Wednesday, December 29, 2004

My Review of a Review

I have a theatre friend who complains quite a bit about a certain proclivity of reviewers: to review the piece itself, rather than the production of the piece. IOW, he would rather hear how the performers pulled off a particular play or musical, than about the some long, pretentious piece of dramaturgy analyzing the piece.

I can't say I'm in full agreement, especially if it's a new work of art. How can you review the new Arthur Miller play or Sondheim musical without commenting on the work itself? But I do hope they don't send a musical hater to review musicals. And, I do hope that a reviewer will at least give a passing nod to talking about a specific production and the work of the individuals involved.

I read a review of "Mattress" this morning, though that will give my aforementioned friend and I a whole new debate: do you care what a reviewer thinks of past performances by a particular actor? The entire first quarter of the review is the reviewer's review of everything he has ever seen Lea in. Is it just me, or does it just seem like he is not name-dropping, exactly, but at the very least making sure we know just how well-traveled and clued into culture he is?

I'm trying to think back over reviews I've written, and I suppose I'll say "I've always loved this performer" or "I've never gotten the appeal of this performer", but I don't think I've ever gone into a show-by-show "loved it" "hated it" litany. It seems gratuitous and, more to the point, irrelevant, since most audience members won't have the same reference points.

He loved the show and Lea's performance, and I found the opening part kind of annoying. Not sure if it's because I'm biased, though? What do you think?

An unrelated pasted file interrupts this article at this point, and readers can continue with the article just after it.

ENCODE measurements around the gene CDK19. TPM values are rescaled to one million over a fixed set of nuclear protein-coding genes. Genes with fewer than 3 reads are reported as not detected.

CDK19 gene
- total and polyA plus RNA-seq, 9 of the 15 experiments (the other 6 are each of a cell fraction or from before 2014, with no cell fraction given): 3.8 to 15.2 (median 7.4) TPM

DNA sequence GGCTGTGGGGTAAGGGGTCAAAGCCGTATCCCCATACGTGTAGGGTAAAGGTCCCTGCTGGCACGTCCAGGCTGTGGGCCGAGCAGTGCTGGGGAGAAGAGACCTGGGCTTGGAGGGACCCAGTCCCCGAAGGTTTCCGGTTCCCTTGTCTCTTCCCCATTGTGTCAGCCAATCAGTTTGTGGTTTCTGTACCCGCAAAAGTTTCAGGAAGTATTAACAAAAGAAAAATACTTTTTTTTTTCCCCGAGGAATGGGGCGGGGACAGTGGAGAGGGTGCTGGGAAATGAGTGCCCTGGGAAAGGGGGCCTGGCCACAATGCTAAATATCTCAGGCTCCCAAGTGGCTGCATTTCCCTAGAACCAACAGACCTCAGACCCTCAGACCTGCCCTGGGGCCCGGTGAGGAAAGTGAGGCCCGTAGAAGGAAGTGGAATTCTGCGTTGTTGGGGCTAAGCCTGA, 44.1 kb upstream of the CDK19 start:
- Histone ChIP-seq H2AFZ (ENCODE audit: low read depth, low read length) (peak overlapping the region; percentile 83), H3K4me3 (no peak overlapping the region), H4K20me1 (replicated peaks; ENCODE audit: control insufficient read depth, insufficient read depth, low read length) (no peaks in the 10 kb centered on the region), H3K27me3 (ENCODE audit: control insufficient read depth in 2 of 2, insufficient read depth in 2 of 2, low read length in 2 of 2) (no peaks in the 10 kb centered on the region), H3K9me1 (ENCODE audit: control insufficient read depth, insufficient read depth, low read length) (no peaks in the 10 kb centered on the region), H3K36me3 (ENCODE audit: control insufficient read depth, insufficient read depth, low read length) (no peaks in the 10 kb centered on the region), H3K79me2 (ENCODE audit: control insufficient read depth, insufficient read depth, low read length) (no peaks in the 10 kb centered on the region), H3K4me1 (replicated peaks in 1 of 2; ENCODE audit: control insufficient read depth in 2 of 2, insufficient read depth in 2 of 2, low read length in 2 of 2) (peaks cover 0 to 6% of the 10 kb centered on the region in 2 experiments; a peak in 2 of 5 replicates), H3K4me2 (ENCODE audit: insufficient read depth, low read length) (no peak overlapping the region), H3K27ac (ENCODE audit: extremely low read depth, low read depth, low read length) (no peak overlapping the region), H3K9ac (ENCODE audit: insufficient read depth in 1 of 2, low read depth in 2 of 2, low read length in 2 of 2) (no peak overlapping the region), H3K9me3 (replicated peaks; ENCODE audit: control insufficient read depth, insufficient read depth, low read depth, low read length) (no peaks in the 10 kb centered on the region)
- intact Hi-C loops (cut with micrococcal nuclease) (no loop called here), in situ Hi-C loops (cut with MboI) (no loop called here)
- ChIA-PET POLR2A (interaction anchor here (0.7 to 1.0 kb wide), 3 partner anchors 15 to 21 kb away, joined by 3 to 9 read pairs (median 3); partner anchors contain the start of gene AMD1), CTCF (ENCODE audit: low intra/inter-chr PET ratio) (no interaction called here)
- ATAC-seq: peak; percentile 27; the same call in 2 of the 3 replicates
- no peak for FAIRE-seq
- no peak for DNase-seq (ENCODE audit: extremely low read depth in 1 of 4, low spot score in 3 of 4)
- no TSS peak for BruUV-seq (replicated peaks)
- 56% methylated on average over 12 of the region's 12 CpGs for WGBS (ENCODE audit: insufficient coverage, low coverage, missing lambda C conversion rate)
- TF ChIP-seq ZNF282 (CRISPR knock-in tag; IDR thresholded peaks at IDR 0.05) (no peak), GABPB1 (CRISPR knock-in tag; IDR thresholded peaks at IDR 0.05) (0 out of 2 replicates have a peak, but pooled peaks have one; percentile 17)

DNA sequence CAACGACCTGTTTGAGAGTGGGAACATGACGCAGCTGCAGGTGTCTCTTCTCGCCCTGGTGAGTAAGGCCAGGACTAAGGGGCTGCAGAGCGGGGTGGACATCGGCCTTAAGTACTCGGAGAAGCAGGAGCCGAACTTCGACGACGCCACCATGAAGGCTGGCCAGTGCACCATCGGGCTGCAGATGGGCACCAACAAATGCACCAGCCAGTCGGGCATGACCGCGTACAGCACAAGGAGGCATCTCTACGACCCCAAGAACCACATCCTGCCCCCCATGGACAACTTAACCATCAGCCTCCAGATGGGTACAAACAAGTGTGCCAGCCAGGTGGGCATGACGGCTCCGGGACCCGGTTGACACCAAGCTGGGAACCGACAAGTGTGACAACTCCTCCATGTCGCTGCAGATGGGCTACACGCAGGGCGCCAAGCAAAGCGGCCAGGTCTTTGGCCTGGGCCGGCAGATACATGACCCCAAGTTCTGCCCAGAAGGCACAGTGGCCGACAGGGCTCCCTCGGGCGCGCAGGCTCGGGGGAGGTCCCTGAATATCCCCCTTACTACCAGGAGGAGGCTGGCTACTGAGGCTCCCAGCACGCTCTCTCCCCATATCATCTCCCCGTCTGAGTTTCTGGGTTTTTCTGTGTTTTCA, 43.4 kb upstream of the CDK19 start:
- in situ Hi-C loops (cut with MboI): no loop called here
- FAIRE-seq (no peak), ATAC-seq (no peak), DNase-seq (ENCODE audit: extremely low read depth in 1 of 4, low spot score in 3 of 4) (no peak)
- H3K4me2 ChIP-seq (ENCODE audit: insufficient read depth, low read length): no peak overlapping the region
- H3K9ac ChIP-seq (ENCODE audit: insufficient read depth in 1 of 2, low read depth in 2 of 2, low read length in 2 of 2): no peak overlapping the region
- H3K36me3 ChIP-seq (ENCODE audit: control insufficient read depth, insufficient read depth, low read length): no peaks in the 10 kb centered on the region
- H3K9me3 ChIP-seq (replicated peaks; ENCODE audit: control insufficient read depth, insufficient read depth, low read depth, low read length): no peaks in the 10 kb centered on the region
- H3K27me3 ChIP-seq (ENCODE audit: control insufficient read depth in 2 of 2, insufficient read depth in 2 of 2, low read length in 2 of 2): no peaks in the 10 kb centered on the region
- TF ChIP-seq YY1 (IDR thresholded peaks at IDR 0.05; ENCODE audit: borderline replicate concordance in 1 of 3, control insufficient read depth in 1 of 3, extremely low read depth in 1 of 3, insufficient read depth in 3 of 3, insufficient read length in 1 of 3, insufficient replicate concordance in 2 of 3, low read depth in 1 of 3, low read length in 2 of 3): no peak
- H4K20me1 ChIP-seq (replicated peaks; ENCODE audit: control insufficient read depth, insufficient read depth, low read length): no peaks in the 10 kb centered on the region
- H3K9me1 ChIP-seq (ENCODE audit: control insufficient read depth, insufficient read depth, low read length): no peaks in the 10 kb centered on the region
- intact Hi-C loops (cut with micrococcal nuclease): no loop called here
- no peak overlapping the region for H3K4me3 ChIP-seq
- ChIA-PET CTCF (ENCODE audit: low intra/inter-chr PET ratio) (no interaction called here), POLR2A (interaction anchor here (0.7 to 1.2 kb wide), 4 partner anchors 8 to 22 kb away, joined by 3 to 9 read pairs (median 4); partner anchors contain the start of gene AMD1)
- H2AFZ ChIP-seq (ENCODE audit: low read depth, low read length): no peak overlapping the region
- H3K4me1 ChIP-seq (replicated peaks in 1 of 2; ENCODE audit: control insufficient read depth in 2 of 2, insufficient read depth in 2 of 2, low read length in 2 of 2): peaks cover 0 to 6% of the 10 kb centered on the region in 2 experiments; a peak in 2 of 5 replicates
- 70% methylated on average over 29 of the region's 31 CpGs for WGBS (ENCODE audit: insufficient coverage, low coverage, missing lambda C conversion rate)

I thought the review was interesting, well-written and clearly conveyed the triumph of the production and Lea Delaria as Princess Winnifred. I also found his background on Lea's roles (successful and not so successful) in New York fascinating, partly because it confirms what I've felt about her.

I used to see her during her San Francisco "lesbian comic" days in the 1980s and didn't much care for her style (Marga Gomez was my particular goddess) so I was unprepared for how good she was as Hildy in "On The Town" in the Public Theatre production in Central Park. Part of what was so magical about that production WAS being in Central Park and seeing the city loom over the trees as a perfect backdrop to a musical about New York City. The cast was varied in quality, but Lea was astonishing, picking up the energy everytime she appeared onstage.

I'd read a few unkind remarks about her appearances in "Rocky Horror" and the "Cinderella" at New York City Opera, so again it was a real pleasure to encounter her in a role and a production where her energy really shined as it did in "Once Upon A Mattress." Plus, the acoustical dead spots that the writer was complaining about (he's right) ceased to exist when she was onstage. Something about outsized Broadway clown roles brings out something wonderful in her.

So please, 42nd Street Moon, bring her back in whatever else she wants to do because she really is a transplanted local treasure.

As for this post being anonymous, your blogging mechanism makes registering a pain in the ass and it was just easier to Publish My Comment as Anonymous.
I know Blogger's commenting method is a pain...the first time you do it anyway, so feel free to be anonymous.

But it does prevent the bane of blogging's existence right now: comment spam. I spend a lot of time deleting spam from one of my other blogs that is not on Blogger, so I appreciate the hurdles they present, in a way.

Thanks for your views. Apparently it IS just me :)
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